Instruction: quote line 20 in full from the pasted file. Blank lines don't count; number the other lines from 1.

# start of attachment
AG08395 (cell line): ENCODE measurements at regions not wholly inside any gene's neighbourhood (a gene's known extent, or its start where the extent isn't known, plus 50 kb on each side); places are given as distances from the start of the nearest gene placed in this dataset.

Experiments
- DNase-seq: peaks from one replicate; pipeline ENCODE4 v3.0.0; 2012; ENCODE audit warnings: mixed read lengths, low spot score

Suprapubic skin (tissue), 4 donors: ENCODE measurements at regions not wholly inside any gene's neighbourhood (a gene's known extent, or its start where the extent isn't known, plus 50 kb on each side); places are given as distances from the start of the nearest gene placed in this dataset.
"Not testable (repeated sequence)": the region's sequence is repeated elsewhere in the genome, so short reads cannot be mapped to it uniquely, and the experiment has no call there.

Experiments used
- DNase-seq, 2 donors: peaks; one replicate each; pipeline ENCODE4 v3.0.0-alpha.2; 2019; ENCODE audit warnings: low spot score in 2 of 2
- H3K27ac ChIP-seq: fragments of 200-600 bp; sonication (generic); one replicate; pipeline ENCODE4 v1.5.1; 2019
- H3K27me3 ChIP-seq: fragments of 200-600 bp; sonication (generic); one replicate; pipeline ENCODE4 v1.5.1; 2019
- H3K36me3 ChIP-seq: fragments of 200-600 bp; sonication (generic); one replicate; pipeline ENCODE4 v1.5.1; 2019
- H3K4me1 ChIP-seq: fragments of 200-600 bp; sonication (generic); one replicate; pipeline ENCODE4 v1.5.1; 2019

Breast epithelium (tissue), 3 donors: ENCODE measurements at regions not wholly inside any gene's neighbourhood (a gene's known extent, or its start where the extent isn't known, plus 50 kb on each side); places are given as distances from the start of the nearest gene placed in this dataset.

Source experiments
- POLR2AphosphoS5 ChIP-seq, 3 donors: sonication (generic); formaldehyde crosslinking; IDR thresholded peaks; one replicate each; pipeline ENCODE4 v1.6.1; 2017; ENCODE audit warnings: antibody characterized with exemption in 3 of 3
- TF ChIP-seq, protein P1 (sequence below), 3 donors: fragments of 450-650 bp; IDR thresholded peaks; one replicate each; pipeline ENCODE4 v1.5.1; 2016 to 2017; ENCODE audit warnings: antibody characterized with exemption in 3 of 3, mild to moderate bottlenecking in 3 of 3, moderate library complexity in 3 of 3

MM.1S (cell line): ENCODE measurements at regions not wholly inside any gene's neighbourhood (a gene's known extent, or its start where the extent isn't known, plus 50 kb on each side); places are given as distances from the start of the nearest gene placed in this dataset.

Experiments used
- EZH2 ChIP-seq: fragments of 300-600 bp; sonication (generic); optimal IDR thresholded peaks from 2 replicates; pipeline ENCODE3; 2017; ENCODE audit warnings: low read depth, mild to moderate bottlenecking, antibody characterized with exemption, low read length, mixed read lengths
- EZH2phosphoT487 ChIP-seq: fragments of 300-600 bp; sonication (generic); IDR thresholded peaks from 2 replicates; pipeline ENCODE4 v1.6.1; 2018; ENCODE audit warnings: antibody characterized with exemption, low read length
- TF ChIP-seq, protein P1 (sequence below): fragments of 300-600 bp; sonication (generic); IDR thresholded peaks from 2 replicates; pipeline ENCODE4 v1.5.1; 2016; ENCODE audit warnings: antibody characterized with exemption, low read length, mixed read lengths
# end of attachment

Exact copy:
- TF ChIP-seq, protein P1 (sequence below): fragments of 300-600 bp; sonication (generic); IDR thresholded peaks from 2 replicates; pipeline ENCODE4 v1.5.1; 2016; ENCODE audit warnings: antibody characterized with exemption, low read length, mixed read lengths